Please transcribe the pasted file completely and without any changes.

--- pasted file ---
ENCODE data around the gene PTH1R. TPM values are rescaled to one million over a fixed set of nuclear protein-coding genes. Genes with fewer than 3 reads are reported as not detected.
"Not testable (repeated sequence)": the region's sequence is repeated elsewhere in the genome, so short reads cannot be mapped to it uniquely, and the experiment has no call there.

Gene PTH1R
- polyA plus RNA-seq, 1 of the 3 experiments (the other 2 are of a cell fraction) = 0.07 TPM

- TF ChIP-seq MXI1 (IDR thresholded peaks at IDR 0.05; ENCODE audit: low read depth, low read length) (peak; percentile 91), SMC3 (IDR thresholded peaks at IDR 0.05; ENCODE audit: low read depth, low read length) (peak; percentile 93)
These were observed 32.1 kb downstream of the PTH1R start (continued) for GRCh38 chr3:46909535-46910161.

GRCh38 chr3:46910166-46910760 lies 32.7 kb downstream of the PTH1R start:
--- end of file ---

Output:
ENCODE data around the gene PTH1R. TPM values are rescaled to one million over a fixed set of nuclear protein-coding genes. Genes with fewer than 3 reads are reported as not detected.
"Not testable (repeated sequence)": the region's sequence is repeated elsewhere in the genome, so short reads cannot be mapped to it uniquely, and the experiment has no call there.

Gene PTH1R
- polyA plus RNA-seq, 1 of the 3 experiments (the other 2 are of a cell fraction) = 0.07 TPM

- TF ChIP-seq MXI1 (IDR thresholded peaks at IDR 0.05; ENCODE audit: low read depth, low read length) (peak; percentile 91), SMC3 (IDR thresholded peaks at IDR 0.05; ENCODE audit: low read depth, low read length) (peak; percentile 93)
These were observed 32.1 kb downstream of the PTH1R start (continued) for GRCh38 chr3:46909535-46910161.

GRCh38 chr3:46910166-46910760 lies 32.7 kb downstream of the PTH1R start: